11 Hunter X Hunter's Protagonist Is Just As Fun As Goku
There are a lot of similarities between Hunter x Hunter and Dragon Ball Z, including the fact that its protagonist, Gon Freecss, has hair that looks suspiciously Saiyan. In reality, Gon’s father is a Hunter - someone who can track down wild beasts and hidden treasures and who possesses unbelievable abilities through the manipulation of their Nen, which is basically just ki.
Gon sets out to become a Hunter, training to pass the annual exam. Hunter x Hunter's individual episodes are incredibly enjoyable, but the real pleasure comes from sitting through its longer story arcs and watching Gon grow and meet new friends and overcome adversity along his journey.
10 Naruto's Own Shonen Tropes Rival That Of Dragon Ball Z
Naruto is the story of its titular ninja hero, who had the spirit of the legendary Nine-Tailed Fox sealed away within him as an infant. While it seems quite different from Dragon Ball Z on the surface, both anime have a number of elements in common, including epic action scenes, visually stunning energy attacks, and incredibly driven protagonists who dress in orange and never stop eating.
Beyond the martial arts fantasy, what makes Naruto such a great series is that its protagonist is earnest, a little naive, and determined to overcome great obstacles - all qualities he has in common with Son Goku.
9 Outlaw Star's '90s Roots Shine Through
Outlaw Star, a beloved space western from the late '90s, tells the story of the outlaw Gene Starwind as he travels through space with his crew while battling pirates, aliens, and murderous cyborgs. Its balance of side-splitting comedy and explosive action scenes is what makes this such a great series for Dragon Ball fans.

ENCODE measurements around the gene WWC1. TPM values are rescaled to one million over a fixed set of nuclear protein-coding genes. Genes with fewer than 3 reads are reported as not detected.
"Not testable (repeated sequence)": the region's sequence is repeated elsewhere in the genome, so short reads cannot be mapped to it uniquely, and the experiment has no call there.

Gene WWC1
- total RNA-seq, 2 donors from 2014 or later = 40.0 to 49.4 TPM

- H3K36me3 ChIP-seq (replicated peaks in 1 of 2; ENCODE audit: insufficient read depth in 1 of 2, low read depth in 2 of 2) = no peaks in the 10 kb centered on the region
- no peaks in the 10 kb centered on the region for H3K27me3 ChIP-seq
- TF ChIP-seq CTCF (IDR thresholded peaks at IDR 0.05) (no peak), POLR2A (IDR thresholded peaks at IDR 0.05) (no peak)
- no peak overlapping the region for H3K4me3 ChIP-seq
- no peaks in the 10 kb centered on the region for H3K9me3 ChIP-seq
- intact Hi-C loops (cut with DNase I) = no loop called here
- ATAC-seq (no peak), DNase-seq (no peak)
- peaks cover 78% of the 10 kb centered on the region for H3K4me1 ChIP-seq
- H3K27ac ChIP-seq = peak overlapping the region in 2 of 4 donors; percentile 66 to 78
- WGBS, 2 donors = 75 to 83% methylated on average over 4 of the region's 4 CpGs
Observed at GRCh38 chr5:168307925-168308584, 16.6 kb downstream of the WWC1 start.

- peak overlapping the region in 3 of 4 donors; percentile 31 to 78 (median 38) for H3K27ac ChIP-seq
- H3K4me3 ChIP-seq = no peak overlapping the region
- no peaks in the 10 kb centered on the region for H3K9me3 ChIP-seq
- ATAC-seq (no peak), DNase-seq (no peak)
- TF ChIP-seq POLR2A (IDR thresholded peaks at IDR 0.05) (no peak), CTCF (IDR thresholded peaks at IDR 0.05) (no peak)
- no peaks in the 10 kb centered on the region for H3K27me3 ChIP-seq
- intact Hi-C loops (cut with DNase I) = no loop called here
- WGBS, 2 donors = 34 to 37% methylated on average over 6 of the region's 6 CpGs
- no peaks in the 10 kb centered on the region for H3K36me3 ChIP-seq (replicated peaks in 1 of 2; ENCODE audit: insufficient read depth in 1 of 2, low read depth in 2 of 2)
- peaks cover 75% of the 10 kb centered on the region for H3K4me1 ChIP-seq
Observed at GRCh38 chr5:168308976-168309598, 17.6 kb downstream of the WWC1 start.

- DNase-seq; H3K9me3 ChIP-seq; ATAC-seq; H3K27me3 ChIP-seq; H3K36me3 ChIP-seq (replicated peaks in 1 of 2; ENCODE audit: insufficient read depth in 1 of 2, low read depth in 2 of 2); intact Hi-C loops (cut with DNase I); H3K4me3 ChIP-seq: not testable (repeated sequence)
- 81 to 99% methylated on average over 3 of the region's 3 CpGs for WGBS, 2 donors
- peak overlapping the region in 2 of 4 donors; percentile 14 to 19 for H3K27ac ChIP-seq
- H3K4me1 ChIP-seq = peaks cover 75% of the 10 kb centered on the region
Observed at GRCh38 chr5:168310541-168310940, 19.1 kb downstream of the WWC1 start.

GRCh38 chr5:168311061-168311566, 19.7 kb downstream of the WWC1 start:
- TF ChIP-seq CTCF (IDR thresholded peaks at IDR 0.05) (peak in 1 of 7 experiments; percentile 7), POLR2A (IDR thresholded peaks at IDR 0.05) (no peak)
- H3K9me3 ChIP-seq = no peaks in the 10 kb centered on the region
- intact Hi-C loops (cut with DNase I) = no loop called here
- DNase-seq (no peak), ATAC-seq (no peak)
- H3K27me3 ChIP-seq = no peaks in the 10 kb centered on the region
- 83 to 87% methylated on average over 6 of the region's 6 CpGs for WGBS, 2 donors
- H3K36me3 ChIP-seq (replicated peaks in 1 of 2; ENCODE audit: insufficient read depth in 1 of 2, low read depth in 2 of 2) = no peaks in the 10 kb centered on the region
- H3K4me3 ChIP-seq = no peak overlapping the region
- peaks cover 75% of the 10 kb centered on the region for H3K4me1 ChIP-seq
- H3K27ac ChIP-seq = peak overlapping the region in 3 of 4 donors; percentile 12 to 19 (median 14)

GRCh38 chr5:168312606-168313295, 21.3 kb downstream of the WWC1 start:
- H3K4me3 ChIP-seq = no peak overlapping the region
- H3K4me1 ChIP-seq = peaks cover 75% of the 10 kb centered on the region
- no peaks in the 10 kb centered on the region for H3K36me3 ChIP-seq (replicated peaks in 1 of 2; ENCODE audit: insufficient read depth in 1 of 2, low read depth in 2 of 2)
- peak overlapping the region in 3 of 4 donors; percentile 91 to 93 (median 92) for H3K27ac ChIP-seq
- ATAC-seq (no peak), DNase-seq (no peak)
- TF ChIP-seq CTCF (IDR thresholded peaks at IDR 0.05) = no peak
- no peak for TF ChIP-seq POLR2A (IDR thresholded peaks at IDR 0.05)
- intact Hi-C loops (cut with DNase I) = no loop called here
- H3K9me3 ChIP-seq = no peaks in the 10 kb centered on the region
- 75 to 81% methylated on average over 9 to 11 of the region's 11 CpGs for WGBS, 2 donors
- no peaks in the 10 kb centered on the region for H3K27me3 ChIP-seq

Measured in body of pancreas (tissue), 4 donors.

While Gene Starwind is nowhere near as powerful as any Saiyan, to the point that even Yamcha could take him in a fight, he is the ultimate underdog, relying on his wits and sheer grit to best his opponents. Throughout most of the series, the cast searches for the Galactic Leyline, a nexus of immense power and enough wealth to make wishes come true.
8 Tenchi Muyo! & Dragon Ball Z Feel Like Anime Classics Upon Rewatch
There have been several Tenchi Muyo! series, starting with the original OVA, Tenchi Muyo! Ryo-Ohko!, the series that introduced its main characters - the human boy, Tenchi Masaki, and the drunken demonic scientist space pirate, Ryoko Hakubi. With aliens, ancient mystical powers, and offbeat characters clashing with one another, there is a lot of classic anime goodness to love.